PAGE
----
In December 1901, Peck came to Wilmington to study with Howard Pyle. He was one of Pyle’s twelve students who worked in the three studios next to Pyle’s 1305 Franklin Street Studio. Peck worked with Pyle for approximately three years and then moved to a studio at 804 Orange Street. In 1906, Peck and Ashley took a studio on the corner of Shallcross Avenue and Rodney Street.
In May 1908, Peck and Ashley went to Bristol, Rhode Island, where they shared a studio until November 1909, when Peck returned to Wilmington. Their trip to New England had been made to collect material for future pictures. Peck made a similar trip to Warren, Rhode Island, each summer, and the influence of the New England environment can be seen in his work.
In the early teens, Peck also worked in Claymont at an artist’s colony established there. Roscoe Shrader, Herbert Moore, Percy Ivory, and Gayle Hoskins were also at “Naamans-on-Delaware” during the years Peck and his wife lived there.
Peck spent some time in France in 1918, and eventually returned to Rhode Island. He established a barn studio there, and also had studios in New York for several years.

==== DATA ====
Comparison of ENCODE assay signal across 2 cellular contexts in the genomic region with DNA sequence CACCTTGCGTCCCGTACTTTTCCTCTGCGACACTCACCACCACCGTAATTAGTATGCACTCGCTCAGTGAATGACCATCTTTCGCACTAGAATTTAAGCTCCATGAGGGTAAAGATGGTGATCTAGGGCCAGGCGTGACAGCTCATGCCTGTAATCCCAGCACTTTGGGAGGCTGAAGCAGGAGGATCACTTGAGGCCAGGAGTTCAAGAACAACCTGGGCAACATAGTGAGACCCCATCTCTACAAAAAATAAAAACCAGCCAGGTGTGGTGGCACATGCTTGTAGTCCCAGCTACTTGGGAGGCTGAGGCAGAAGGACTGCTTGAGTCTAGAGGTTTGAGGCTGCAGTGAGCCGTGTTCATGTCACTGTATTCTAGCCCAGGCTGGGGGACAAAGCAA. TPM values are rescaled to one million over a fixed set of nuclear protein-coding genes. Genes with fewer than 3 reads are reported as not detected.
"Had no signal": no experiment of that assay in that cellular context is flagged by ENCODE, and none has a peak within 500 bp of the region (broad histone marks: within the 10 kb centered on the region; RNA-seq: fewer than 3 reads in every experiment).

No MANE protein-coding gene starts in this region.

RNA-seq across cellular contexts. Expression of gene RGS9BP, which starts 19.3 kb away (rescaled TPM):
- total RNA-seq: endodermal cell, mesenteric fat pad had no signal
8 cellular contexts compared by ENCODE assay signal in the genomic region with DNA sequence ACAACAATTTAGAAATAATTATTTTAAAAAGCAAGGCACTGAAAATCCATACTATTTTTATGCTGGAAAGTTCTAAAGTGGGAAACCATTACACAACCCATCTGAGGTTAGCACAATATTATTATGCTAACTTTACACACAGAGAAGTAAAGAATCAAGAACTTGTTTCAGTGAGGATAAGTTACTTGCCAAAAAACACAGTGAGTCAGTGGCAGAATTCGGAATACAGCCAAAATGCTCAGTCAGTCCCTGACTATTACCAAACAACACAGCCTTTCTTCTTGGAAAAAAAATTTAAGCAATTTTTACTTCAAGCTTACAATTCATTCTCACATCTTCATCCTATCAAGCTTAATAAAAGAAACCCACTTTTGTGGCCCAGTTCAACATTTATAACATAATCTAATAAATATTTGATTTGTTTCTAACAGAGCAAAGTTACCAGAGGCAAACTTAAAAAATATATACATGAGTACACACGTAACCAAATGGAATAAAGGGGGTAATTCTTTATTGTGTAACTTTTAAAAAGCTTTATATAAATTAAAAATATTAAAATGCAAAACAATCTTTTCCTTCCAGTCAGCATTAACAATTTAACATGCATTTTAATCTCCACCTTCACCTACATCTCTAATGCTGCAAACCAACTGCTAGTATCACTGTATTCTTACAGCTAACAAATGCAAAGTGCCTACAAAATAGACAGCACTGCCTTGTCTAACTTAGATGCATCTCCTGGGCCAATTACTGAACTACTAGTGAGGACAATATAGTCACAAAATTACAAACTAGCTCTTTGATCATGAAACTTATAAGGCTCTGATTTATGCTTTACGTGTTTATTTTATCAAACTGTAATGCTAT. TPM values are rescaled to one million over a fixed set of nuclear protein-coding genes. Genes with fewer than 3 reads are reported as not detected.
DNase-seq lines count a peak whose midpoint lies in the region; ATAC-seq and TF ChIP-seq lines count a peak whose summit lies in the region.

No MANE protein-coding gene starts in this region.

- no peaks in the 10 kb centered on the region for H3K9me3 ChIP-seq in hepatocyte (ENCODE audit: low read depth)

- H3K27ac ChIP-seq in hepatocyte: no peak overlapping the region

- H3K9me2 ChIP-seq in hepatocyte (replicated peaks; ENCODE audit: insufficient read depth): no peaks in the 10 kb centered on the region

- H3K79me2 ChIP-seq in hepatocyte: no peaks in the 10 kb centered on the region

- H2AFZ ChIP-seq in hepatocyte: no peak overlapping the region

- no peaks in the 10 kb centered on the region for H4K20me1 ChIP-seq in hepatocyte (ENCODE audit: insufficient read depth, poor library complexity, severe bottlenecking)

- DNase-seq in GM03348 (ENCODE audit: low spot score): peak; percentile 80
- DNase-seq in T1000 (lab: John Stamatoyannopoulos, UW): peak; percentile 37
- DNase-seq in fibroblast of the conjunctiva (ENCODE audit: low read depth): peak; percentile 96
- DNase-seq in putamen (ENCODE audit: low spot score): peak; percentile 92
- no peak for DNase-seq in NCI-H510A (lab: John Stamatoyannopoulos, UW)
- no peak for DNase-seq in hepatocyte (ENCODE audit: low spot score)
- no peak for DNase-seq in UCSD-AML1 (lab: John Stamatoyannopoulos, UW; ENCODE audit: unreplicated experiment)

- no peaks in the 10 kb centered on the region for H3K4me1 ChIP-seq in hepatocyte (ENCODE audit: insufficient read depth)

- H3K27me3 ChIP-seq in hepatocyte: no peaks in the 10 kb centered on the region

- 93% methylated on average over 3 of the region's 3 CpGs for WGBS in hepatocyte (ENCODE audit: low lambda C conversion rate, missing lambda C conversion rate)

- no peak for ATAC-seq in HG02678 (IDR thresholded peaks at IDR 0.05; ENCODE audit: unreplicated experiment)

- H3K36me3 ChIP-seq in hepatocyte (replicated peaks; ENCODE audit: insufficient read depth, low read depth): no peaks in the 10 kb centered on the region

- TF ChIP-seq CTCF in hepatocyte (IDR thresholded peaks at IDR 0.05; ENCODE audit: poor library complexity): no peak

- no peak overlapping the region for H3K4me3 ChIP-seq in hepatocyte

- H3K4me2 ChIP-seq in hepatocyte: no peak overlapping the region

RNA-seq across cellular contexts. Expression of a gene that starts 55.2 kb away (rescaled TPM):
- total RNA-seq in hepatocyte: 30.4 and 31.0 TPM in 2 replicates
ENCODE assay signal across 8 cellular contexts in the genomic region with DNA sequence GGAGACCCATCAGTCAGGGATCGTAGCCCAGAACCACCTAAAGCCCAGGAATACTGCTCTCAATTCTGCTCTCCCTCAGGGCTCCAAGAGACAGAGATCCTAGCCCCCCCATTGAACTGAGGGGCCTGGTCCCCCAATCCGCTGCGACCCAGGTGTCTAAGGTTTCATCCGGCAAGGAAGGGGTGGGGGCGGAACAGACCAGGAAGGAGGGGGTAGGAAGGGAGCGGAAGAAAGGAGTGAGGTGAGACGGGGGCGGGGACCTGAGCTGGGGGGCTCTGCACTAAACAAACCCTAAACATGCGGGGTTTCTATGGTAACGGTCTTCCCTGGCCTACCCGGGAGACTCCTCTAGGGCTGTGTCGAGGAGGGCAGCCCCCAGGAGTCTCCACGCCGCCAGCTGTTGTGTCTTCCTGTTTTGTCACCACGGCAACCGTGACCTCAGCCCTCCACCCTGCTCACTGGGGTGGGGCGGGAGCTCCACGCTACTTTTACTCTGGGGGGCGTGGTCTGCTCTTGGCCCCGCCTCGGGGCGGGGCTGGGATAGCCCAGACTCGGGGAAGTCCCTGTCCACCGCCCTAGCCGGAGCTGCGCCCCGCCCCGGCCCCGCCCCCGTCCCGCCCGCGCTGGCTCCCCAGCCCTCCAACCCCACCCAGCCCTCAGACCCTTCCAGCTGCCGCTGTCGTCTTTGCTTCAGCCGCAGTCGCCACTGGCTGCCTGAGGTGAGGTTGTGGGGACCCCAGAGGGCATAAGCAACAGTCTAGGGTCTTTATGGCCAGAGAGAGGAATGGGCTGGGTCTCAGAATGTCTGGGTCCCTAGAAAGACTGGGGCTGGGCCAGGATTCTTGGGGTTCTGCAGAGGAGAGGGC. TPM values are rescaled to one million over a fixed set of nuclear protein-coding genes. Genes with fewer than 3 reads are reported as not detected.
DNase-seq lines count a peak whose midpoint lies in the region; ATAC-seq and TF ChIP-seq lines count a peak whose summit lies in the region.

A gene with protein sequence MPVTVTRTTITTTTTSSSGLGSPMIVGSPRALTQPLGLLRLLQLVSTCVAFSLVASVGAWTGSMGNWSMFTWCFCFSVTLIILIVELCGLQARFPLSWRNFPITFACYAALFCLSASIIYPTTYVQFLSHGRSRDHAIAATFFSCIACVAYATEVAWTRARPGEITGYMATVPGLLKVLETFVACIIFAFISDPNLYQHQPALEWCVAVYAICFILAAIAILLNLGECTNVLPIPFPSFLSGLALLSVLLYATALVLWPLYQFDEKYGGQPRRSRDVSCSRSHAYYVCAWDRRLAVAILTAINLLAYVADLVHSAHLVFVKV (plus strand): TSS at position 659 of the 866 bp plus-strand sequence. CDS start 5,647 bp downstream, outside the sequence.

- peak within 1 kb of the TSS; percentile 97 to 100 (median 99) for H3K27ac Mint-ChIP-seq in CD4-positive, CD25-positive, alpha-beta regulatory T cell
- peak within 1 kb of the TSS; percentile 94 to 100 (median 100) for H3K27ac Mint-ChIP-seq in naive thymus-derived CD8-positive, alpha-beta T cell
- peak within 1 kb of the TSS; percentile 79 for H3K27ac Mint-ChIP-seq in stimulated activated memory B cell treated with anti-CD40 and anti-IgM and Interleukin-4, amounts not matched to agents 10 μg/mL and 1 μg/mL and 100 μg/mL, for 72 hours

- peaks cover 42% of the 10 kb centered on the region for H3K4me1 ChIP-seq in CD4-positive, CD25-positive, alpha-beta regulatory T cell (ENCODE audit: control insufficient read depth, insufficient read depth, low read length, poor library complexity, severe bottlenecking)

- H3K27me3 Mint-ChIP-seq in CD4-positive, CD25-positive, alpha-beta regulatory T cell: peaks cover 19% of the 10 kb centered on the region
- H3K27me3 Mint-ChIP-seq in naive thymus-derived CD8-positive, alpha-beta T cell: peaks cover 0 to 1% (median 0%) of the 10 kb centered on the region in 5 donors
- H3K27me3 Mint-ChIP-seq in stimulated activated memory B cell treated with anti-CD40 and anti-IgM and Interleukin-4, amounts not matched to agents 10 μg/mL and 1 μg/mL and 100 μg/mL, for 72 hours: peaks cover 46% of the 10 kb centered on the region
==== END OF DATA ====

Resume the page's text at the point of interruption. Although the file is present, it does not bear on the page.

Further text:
Peck was a member of the Greenroom Club, the Wilmington Orchestra-he was a fine violinist-and several artist’s associations in New England.
While Peck was at the Pape School, his pen drawings appeared in Household Magazine. Peck painted primarily marine and rural subjects, working usually in oil. His illustrations appeared in Outing, Leslie’s, Delineator, Success, Saturday Evening Post, Harper’s Scribner’s, Collier’s, Century, Red Book, Everybody’s, St. Nicholas, and Life. Peck also wrote short articles for Harper’s Weekly and Pearson’s Magazine to go with his illustrations. With his brother, Walter, Peck wrote “The Gasoline Prairie Schooner” and drew the illustrations; the story appeared in Scribner’s in 1908.
References: Pitz, Brandywine Tradition; WWAA, 1936-1941; Sunday Star (Wilmington), Jan. 30, 1910; DAM files; FLP, Oakley Collection.